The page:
For example, Brian did this the evening of President Mubarak’s speech, and he discovered that the two most popular hashtags being used at that time were #Egypt and #Jan25. By looking through the resources he found, he was able to see what the world was saying about this event. But then, Brian took it a step further.

He began a new Twitter post and typed in:

I wonder if the people in #Egypt are buying this? #Jan25

Upon posting, his message immediately gained a global audience interested in this topic. Within minutes, he had a response back from a woman in Cairo who confirmed his thinking: The Egyptians weren’t buying it at all! They chatted for a while, and at the conclusion of their conversation, he asked if she would be willing to Skype into a class of middle school students and teachers with whom he was working the next day. She agreed, and the students were able to ask her questions about what they had seen on television the evening before, about life in Egypt, and about her hopes for Egypt’s future. It was a powerful moment for everyone involved.

Reflecting back on this series of events, we have learned to appreciate the power of a social media tool such as Twitter to provide information and global communication. The role and knowledge of the educator is more important than ever in understanding how to use these tools to bring authentic experiences to our students. Unfortunately, many students do not see the educational value of a tool they might be using every day.

Any school or classroom can begin using Twitter as an important part of the learning process. To help the beginners out, we’ve developed a list of educational hashtags that can be used by teachers and students who are looking to connect beyond the classroom. Our recommendation is to print this list and hang it in the classroom near a computer. With a classroom account (under a teacher’s login and password), anyone in the class can tweet out questions requesting resources or sharing the learning that is taking place in that class. The appropriate hashtags should accompany each message. These messages might look like this:

Looking for global classrooms that can record their local water data to share with us over the next 12 months. #scichat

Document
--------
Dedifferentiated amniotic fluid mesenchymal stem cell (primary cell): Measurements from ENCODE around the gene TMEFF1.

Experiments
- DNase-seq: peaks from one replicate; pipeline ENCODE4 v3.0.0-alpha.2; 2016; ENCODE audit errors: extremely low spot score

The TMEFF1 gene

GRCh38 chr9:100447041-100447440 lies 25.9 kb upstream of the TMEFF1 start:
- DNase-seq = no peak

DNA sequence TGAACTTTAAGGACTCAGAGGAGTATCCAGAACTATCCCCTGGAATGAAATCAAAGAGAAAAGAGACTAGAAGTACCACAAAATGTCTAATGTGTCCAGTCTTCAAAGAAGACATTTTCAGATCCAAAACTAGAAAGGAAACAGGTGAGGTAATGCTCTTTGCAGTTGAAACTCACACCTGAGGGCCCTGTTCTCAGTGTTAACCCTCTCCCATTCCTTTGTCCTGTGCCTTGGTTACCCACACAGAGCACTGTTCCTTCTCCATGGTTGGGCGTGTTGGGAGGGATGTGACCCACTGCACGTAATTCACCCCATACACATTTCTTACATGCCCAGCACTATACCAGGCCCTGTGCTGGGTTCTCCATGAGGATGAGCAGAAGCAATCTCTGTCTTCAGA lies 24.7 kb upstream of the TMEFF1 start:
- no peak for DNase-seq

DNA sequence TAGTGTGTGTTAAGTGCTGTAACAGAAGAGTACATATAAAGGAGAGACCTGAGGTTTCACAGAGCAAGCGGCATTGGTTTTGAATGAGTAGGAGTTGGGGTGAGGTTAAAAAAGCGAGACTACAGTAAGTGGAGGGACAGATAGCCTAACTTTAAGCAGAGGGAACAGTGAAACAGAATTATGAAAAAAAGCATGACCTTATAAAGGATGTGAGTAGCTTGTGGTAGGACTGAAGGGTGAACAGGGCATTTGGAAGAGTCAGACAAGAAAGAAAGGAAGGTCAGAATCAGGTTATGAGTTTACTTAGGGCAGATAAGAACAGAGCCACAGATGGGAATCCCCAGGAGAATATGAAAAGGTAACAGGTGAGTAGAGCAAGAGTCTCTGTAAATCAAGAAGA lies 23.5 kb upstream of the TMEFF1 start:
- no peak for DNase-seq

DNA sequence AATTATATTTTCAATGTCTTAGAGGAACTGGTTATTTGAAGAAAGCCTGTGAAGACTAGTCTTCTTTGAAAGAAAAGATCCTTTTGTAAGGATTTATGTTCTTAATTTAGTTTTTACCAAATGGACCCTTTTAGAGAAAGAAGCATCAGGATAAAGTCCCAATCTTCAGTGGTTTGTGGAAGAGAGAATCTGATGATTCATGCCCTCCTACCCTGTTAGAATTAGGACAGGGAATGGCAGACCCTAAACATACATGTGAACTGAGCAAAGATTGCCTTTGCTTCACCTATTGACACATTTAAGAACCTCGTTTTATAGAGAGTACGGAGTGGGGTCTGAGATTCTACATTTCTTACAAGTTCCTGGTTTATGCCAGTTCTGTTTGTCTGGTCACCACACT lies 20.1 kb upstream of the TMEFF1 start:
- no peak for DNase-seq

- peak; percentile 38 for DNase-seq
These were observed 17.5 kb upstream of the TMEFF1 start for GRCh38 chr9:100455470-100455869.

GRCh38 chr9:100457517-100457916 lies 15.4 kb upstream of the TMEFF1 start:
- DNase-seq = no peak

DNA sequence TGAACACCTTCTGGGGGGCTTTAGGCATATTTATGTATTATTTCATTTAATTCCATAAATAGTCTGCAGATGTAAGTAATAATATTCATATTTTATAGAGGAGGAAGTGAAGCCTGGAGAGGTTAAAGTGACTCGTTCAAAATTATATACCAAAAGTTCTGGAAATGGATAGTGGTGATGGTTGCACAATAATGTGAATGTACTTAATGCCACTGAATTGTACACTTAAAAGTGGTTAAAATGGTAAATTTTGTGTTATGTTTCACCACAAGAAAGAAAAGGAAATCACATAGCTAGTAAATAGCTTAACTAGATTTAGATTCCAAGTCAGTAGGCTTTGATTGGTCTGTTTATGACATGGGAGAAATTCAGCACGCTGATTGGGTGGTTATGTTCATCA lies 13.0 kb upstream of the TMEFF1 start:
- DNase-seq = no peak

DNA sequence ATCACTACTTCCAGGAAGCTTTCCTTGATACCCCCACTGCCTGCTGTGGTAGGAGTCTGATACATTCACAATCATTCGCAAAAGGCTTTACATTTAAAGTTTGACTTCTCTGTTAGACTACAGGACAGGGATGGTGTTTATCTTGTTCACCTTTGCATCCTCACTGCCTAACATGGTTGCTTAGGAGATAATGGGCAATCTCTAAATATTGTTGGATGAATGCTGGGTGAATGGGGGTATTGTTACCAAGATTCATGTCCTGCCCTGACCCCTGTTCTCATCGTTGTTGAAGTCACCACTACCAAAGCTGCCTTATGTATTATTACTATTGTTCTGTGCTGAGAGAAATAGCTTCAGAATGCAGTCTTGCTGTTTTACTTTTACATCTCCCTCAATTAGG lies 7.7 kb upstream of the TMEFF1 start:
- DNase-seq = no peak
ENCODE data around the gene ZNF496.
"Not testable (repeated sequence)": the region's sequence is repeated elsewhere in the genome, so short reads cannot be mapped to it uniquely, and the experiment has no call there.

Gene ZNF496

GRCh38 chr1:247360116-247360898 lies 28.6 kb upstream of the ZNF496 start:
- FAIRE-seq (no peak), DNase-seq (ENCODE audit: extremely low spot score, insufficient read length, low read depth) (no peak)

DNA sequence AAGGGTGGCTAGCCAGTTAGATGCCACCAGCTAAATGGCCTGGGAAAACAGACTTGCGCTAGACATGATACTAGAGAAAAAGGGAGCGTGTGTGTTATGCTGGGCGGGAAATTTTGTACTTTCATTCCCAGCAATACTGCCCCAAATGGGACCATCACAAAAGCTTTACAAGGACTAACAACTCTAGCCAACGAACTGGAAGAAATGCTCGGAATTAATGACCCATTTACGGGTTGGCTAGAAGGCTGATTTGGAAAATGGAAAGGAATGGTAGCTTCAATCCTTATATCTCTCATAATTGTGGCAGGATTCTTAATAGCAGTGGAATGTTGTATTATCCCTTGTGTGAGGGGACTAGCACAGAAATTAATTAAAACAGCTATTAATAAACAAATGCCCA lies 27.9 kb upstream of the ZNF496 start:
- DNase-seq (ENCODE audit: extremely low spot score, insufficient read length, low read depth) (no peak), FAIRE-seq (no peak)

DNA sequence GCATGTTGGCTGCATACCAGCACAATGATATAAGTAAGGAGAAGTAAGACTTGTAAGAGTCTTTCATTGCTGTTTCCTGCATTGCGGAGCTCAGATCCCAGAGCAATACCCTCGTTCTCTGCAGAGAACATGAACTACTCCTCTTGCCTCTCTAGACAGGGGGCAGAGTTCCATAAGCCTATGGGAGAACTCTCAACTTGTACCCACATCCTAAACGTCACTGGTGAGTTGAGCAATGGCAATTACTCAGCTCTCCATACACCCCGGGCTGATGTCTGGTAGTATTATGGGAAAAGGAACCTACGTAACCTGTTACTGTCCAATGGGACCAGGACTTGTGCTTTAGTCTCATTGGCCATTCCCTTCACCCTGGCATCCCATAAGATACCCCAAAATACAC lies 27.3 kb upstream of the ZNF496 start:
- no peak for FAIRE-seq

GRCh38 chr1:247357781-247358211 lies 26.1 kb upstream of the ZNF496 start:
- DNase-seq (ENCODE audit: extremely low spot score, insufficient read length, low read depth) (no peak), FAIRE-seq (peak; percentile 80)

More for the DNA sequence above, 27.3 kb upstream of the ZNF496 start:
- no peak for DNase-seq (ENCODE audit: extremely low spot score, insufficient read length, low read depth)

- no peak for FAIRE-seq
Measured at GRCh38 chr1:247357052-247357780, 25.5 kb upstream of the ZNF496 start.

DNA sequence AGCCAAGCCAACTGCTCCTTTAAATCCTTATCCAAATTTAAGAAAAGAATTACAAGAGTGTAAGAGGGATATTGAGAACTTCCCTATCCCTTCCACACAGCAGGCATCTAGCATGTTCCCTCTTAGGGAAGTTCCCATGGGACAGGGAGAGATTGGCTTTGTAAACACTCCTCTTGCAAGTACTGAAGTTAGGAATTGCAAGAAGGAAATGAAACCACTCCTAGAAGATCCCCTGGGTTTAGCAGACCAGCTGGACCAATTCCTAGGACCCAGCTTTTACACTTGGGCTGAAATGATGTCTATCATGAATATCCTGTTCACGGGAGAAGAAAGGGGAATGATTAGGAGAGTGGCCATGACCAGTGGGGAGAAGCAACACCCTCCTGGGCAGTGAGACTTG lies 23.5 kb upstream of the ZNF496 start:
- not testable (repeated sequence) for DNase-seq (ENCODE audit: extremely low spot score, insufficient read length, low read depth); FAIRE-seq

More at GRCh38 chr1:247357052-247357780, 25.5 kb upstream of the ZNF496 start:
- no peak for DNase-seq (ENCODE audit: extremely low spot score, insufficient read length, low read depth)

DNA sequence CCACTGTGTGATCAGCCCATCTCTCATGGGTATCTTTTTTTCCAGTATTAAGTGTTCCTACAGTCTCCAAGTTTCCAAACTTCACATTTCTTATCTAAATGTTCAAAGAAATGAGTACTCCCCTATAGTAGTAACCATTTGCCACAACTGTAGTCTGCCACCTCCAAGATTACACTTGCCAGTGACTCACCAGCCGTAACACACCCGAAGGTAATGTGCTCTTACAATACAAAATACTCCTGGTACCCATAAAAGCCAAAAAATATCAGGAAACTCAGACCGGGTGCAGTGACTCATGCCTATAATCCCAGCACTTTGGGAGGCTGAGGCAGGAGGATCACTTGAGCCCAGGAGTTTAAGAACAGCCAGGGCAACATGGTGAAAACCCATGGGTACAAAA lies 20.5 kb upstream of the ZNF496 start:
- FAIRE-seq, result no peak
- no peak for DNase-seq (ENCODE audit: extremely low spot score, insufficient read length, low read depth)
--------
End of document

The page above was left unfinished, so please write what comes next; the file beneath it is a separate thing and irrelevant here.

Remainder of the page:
We are looking to shake up professional development in our district. What are some unique models you use. #profdev

Our class is looking to collaborate with another class to write and produce a PSA on #bullying and #cybersafety.

In addition to using Twitter as a way to connect globally, we’ve also seen examples of classrooms using Twitter as a way to share learning opportunities with others outside of the classroom. For example, supplementary photo and video tools provide the ability to share learning from anywhere someone can access an internet connection. This could be in a classroom, it could be on a field trip, or—as Jessica Caviness from Coppell High School in Texas explained to us—it could even be from a baseball game.

Mrs. Caviness was a new Twitter user who had attended a workshop of ours. Upon getting back to school, she told her geometry students that she just got a Twitter account. After jokingly welcoming her to the 21st century, students immediately began taking out their cell phones and following her. Then, a few nights later at a Texas Rangers baseball game, she was reminded of a problem from class a few weeks earlier. She decided to tweet the following, and within minutes, she had several replies from her students.

Days later, at yet another game, Mrs. Caviness decided to dig a bit deeper into students’ thinking. She tweeted a new picture and asked students to develop related problems.

Again, students jumped on this opportunity immediately. Before the game was over, she had quite a collection of student-created problems, including:

What Mrs. Caviness found most exciting was the fact that students dropped everything they were doing at home so that they could connect with her around these short math blasts.

Now, Mrs. Caviness sees many applications for using this tool to strengthen what students do at school each day and to build a library of material that she and her students can use in a flipped classroom environment. We invite you to read more about her class and their uses of Twitter here. You might also choose to follow Mrs. Caviness on Twitter.

We believe that there are three essential skills represented by the stories in this article: